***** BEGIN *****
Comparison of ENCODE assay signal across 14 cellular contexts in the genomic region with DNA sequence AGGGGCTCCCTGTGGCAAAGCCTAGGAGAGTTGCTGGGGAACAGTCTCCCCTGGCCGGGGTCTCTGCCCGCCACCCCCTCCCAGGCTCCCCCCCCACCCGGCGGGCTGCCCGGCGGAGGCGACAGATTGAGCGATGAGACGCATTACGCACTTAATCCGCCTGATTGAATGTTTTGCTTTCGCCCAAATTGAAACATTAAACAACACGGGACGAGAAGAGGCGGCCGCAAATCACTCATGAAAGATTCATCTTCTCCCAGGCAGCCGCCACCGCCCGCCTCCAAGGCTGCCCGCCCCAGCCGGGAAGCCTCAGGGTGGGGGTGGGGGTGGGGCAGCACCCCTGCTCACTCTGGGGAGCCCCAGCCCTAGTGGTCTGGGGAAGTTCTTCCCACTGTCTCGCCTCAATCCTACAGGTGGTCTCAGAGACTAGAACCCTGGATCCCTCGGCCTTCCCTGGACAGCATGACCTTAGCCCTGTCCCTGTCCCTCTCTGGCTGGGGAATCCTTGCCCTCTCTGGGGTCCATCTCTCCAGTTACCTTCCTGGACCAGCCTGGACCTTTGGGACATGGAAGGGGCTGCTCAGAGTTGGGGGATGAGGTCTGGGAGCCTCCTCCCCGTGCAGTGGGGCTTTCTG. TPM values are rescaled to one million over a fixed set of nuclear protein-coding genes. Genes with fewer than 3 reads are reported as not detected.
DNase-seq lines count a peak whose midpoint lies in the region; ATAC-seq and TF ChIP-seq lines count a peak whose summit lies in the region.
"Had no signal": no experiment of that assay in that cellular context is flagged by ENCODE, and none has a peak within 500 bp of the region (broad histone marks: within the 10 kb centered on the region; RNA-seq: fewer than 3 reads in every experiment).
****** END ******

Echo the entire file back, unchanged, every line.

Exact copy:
Comparison of ENCODE assay signal across 14 cellular contexts in the genomic region with DNA sequence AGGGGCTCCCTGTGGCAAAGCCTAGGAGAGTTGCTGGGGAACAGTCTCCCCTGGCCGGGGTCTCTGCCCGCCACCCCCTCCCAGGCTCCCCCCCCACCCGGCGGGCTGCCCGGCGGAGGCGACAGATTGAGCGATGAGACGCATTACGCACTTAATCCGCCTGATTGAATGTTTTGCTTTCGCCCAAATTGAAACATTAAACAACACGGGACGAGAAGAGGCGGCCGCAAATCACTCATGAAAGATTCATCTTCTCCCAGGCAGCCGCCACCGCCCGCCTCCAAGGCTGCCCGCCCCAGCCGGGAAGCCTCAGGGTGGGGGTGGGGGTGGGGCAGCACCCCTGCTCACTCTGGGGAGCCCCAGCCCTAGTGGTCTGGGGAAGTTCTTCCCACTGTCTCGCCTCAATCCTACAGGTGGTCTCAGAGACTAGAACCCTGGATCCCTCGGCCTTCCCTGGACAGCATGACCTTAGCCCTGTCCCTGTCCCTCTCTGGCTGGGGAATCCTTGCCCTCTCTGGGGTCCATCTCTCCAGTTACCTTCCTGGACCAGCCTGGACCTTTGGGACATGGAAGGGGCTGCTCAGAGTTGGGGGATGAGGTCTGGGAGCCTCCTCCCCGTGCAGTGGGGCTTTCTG. TPM values are rescaled to one million over a fixed set of nuclear protein-coding genes. Genes with fewer than 3 reads are reported as not detected.
DNase-seq lines count a peak whose midpoint lies in the region; ATAC-seq and TF ChIP-seq lines count a peak whose summit lies in the region.
"Had no signal": no experiment of that assay in that cellular context is flagged by ENCODE, and none has a peak within 500 bp of the region (broad histone marks: within the 10 kb centered on the region; RNA-seq: fewer than 3 reads in every experiment).